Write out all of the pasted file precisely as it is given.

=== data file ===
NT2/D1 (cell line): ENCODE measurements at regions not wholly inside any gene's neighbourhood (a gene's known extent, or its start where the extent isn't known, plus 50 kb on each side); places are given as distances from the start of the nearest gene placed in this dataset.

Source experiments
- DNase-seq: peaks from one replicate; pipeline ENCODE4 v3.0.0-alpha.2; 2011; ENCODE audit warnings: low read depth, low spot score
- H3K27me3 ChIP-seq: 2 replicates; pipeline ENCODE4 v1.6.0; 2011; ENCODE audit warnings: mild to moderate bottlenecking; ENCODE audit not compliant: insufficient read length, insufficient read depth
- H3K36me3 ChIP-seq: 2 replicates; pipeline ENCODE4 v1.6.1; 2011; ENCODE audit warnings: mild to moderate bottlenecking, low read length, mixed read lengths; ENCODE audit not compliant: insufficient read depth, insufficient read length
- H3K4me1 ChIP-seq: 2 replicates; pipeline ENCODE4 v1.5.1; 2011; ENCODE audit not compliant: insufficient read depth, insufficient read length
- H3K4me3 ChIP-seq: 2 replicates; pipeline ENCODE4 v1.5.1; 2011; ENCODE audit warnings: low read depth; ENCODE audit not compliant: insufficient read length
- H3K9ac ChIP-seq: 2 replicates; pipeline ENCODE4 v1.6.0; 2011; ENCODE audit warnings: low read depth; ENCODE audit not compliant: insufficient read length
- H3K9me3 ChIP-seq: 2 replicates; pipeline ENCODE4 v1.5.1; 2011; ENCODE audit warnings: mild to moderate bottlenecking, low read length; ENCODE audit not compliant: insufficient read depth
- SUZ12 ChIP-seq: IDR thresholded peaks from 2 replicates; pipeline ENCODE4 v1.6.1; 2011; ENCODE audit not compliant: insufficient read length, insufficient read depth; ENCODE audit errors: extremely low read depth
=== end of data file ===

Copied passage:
NT2/D1 (cell line): ENCODE measurements at regions not wholly inside any gene's neighbourhood (a gene's known extent, or its start where the extent isn't known, plus 50 kb on each side); places are given as distances from the start of the nearest gene placed in this dataset.

Source experiments
- DNase-seq: peaks from one replicate; pipeline ENCODE4 v3.0.0-alpha.2; 2011; ENCODE audit warnings: low read depth, low spot score
- H3K27me3 ChIP-seq: 2 replicates; pipeline ENCODE4 v1.6.0; 2011; ENCODE audit warnings: mild to moderate bottlenecking; ENCODE audit not compliant: insufficient read length, insufficient read depth
- H3K36me3 ChIP-seq: 2 replicates; pipeline ENCODE4 v1.6.1; 2011; ENCODE audit warnings: mild to moderate bottlenecking, low read length, mixed read lengths; ENCODE audit not compliant: insufficient read depth, insufficient read length
- H3K4me1 ChIP-seq: 2 replicates; pipeline ENCODE4 v1.5.1; 2011; ENCODE audit not compliant: insufficient read depth, insufficient read length
- H3K4me3 ChIP-seq: 2 replicates; pipeline ENCODE4 v1.5.1; 2011; ENCODE audit warnings: low read depth; ENCODE audit not compliant: insufficient read length
- H3K9ac ChIP-seq: 2 replicates; pipeline ENCODE4 v1.6.0; 2011; ENCODE audit warnings: low read depth; ENCODE audit not compliant: insufficient read length
- H3K9me3 ChIP-seq: 2 replicates; pipeline ENCODE4 v1.5.1; 2011; ENCODE audit warnings: mild to moderate bottlenecking, low read length; ENCODE audit not compliant: insufficient read depth
- SUZ12 ChIP-seq: IDR thresholded peaks from 2 replicates; pipeline ENCODE4 v1.6.1; 2011; ENCODE audit not compliant: insufficient read length, insufficient read depth; ENCODE audit errors: extremely low read depth